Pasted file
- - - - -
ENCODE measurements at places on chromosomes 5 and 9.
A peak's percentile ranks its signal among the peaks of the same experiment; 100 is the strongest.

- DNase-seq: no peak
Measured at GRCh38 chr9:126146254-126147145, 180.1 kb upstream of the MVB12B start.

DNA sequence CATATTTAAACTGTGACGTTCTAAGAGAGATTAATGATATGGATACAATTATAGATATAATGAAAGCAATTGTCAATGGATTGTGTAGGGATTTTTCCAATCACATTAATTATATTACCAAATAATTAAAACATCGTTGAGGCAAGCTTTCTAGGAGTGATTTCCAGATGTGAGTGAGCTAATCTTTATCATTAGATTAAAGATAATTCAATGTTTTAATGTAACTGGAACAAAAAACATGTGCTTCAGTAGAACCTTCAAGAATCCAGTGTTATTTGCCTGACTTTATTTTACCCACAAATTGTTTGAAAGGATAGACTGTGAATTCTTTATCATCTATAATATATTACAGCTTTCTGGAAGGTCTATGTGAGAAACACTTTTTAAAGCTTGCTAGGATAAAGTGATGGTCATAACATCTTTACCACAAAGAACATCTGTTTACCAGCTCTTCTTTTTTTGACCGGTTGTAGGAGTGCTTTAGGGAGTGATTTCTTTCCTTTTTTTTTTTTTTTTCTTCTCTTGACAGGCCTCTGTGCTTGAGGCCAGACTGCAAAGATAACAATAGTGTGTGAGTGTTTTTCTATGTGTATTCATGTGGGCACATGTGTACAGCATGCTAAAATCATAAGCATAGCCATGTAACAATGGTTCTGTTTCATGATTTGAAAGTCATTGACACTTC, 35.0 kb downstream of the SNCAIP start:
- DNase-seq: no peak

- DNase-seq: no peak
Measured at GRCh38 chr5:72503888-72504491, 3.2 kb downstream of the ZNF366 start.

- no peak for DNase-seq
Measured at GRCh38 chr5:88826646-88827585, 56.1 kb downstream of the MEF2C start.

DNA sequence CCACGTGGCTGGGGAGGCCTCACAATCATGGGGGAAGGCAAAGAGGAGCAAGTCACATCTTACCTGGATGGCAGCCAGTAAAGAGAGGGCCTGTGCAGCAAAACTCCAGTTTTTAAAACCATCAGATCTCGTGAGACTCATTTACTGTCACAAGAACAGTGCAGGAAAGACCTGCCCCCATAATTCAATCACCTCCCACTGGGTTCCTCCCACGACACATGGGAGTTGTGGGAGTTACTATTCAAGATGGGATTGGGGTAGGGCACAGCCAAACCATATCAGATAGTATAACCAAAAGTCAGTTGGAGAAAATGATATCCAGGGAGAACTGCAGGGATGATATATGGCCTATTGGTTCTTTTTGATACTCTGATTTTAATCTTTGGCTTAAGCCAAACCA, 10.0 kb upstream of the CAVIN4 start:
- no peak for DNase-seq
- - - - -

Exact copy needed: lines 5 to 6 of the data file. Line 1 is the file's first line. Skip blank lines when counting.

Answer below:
DNA sequence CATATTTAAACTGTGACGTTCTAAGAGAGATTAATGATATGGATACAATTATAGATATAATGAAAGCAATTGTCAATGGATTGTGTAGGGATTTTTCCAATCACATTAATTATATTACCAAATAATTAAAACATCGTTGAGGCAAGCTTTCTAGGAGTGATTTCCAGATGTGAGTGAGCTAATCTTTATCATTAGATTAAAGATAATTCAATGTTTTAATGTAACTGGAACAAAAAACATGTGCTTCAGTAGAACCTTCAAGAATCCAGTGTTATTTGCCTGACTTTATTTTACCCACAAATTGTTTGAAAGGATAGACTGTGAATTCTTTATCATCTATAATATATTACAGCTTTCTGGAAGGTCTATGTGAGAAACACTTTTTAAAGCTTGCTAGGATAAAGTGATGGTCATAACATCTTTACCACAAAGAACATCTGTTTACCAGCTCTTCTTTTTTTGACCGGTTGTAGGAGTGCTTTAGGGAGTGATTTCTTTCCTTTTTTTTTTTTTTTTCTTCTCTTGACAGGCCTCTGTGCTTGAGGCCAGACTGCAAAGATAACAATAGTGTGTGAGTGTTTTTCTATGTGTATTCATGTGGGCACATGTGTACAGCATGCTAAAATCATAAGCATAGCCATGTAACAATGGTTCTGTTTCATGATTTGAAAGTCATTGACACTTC, 35.0 kb downstream of the SNCAIP start:
- DNase-seq: no peak